Diagnosis of oropharyngeal cancer

Diagnosis is the process of finding out the cause of a health problem. Diagnosing oropharyngeal cancer usually begins with a visit to your family doctor. Your doctor will ask you about any symptoms you have and may do a physical exam. Based on this information, your doctor may refer you to a specialist or order tests to check for oropharyngeal cancer or other health problems.

The process of diagnosis may seem long and frustrating. It’s normal to worry, but try to remember that other health conditions can cause similar symptoms as oropharyngeal cancer. It’s important for the healthcare team to rule out other reasons for a health problem before making a diagnosis of oropharyngeal cancer.

The following tests are usually used to rule out or diagnose oropharyngeal cancer. Many of the same tests used to diagnose cancer are used to find out the stage (how far the cancer has progressed). Your doctor may also order other tests to check your general health and to help plan your treatment.

Health history and physical exam

Your health history is a record of your symptoms, risk factors and all the medical events and problems you have had in the past. Your doctor will ask questions about your history of:

  • tobacco use
  • alcohol use
  • infection with human papillomavirus (HPV)

Your doctor may also ask about a family history of:

  • head and neck cancers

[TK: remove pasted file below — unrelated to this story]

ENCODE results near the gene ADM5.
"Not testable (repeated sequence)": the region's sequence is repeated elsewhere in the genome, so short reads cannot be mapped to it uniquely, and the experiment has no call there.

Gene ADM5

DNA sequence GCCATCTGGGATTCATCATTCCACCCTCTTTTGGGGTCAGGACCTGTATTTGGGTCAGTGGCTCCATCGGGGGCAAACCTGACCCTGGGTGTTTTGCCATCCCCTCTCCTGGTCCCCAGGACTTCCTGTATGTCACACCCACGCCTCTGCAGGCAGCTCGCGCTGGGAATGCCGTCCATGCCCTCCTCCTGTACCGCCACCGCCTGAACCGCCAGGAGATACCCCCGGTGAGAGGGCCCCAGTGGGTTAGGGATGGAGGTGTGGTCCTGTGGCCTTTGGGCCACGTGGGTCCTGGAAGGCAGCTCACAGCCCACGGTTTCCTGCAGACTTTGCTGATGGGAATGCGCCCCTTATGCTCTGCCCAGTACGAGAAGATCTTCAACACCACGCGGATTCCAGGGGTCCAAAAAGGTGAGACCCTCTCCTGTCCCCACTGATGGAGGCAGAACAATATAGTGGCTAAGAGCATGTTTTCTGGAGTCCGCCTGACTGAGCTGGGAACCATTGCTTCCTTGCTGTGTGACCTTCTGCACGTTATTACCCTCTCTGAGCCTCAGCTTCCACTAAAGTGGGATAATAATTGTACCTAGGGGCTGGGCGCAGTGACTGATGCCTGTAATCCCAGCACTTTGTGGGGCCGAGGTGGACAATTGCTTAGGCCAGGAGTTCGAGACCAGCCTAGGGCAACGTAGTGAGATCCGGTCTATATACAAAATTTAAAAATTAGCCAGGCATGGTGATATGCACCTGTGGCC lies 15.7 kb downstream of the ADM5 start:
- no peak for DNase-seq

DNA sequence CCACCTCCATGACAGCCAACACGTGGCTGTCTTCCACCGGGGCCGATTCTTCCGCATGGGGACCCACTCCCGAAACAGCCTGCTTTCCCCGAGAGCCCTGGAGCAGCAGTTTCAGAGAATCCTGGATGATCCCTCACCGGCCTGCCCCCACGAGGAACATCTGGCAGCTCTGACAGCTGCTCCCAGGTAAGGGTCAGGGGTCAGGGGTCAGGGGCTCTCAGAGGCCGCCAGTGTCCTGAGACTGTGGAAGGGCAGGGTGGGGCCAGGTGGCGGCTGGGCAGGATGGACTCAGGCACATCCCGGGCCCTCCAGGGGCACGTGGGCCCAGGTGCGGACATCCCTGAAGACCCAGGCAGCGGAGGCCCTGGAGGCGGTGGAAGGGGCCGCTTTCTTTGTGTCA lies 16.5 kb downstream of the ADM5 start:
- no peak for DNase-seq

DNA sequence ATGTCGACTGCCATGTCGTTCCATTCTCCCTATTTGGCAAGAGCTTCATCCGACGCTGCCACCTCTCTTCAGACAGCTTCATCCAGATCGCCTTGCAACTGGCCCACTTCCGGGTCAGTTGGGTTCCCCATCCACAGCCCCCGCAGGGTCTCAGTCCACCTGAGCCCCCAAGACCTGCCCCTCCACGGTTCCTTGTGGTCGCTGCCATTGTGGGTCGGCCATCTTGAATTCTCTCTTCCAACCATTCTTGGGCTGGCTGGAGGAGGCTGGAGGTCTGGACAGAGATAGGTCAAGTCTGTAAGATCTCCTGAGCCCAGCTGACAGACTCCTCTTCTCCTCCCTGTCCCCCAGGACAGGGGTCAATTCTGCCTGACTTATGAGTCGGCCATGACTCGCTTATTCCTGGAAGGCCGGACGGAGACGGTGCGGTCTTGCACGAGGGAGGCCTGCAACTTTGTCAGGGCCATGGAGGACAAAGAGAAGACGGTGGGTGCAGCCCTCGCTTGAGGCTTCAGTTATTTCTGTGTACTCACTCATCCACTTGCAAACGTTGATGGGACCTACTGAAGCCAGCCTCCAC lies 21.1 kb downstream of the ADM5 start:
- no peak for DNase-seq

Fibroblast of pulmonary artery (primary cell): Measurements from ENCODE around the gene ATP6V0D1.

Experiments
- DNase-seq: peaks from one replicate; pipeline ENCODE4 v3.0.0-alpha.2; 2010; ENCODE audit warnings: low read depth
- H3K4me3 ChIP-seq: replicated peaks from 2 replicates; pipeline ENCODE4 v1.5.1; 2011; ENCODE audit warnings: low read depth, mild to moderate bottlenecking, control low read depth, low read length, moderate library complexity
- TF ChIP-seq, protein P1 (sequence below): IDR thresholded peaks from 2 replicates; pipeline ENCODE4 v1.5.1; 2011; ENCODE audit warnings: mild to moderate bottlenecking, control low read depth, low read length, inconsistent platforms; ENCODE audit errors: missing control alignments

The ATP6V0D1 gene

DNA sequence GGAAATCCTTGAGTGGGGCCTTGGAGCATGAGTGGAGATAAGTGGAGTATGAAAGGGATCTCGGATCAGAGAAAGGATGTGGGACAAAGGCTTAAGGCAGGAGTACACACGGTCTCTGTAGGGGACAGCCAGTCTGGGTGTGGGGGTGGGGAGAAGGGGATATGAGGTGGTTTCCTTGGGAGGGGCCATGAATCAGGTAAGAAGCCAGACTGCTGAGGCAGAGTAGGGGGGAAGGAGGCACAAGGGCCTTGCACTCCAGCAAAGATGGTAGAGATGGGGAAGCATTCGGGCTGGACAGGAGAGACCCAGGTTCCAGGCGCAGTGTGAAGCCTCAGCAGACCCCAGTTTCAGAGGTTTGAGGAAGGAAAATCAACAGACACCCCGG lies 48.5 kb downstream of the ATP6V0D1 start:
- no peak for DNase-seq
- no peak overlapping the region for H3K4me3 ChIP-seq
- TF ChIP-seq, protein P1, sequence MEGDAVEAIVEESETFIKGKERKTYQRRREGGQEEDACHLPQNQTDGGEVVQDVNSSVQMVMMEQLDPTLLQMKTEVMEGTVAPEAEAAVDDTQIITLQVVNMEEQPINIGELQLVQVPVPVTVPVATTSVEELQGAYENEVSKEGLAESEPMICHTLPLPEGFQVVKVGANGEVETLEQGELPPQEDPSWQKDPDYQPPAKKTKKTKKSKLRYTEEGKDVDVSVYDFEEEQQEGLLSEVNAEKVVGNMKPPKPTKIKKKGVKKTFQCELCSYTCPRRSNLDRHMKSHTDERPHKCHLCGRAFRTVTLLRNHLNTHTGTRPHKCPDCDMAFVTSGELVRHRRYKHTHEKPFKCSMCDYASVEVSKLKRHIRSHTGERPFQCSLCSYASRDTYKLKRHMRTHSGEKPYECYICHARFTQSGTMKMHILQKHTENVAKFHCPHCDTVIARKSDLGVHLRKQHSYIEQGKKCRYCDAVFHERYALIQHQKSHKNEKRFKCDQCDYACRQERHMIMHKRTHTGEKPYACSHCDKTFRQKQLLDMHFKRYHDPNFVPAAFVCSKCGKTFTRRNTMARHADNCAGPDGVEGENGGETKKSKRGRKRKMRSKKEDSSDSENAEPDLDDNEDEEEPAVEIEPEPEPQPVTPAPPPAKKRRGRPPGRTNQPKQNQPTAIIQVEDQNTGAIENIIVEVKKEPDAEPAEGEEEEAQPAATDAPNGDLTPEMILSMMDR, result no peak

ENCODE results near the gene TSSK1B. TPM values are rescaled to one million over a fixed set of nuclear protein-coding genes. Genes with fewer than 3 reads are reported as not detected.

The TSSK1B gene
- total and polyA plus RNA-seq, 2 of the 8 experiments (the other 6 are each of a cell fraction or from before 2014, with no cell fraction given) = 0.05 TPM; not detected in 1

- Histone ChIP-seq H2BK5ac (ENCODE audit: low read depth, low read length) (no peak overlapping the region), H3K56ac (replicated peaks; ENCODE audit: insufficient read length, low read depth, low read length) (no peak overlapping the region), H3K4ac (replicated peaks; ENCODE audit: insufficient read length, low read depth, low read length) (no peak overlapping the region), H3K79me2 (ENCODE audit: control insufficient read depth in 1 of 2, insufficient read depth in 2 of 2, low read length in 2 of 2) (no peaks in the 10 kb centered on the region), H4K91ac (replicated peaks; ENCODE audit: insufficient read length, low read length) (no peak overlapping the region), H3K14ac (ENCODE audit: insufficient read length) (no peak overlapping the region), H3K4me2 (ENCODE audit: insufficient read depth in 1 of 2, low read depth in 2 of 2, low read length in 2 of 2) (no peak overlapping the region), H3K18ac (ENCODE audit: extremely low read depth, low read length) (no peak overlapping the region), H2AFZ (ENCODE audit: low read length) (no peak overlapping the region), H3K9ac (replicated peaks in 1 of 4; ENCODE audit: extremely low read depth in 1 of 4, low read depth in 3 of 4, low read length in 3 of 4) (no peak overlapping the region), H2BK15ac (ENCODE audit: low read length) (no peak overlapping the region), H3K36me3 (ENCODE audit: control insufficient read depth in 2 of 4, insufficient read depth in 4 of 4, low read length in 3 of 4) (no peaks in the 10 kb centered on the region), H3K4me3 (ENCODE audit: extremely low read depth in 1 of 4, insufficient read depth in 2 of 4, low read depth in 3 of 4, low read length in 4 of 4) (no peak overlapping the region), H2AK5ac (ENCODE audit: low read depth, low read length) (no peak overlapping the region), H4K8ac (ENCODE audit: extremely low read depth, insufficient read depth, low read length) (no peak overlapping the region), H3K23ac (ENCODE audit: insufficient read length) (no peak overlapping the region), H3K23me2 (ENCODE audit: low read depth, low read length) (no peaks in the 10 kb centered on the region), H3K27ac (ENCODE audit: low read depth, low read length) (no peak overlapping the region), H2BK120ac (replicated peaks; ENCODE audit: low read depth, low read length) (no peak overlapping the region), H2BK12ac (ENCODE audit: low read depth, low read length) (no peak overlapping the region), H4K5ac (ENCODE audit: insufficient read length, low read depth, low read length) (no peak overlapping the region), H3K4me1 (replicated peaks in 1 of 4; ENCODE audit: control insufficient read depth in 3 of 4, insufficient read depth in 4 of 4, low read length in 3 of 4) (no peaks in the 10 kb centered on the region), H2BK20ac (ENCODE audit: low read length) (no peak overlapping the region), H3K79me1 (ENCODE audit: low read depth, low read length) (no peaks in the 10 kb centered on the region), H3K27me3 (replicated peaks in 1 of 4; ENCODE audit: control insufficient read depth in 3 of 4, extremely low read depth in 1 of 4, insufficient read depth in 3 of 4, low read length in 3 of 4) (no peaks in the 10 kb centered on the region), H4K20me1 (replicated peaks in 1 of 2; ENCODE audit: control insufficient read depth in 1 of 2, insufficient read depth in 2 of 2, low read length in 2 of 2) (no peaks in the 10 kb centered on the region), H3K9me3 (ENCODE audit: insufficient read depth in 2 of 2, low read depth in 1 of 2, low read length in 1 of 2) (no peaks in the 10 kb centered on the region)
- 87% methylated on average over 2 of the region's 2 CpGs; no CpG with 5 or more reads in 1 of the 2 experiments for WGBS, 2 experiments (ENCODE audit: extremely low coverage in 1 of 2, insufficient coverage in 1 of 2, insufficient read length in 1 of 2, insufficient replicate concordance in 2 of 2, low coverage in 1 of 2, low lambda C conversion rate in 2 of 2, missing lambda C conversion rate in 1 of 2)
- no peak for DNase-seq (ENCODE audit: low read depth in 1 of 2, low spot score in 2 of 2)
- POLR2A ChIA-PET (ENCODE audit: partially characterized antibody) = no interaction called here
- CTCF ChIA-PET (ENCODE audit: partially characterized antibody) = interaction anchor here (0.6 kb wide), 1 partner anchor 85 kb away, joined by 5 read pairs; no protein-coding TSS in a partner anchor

• other cancers

A physical exam allows your doctor to look for any signs of oropharyngeal cancer. During a physical exam, your doctor may:

  • feel the neck area for lumps or swelling
  • check the inside of the mouth, including the cheeks and lips
  • feel the floor of the mouth and the base of the tongue
  • examine the roof of the mouth, back of the throat and nasal cavity
  • check your ears and test your hearing
  • examine your jaw and mouth to see if they move normally

Find out more about physical exams.

HPV DNA test

A human papillomavirus (HPV) DNA test is a lab test that looks for the DNA of high-risk types of HPV linked to oropharyngeal cancer. The HPV DNA test can be done using a sample of cells collected during a biopsy.

Blood tests

Blood tests may be done to determine your overall health before treatment starts. These tests can help diagnose such things as malnutrition, a low blood cell count and problems with organs such as your kidneys and liver.


An endoscopy is done when diagnosing and staging oropharyngeal cancer. It allows a doctor to look inside the body using a flexible tube with a light and lens on the end. This tool is called an endoscope.

Different types of endoscopy may be used to look inside the pharynx (throat), collect tissue samples and find out how far the cancer has spread (metastasized).

A nasopharyngoscopy lets the doctor look at the oropharynx and larynx (voice box). It is usually done by an ear, nose and throat (ENT) specialist in the doctor’s office. A topical anesthetic may be applied to the back of your throat just before the procedure. During the procedure, the doctor inserts a flexible endoscope through the nose and down to the throat.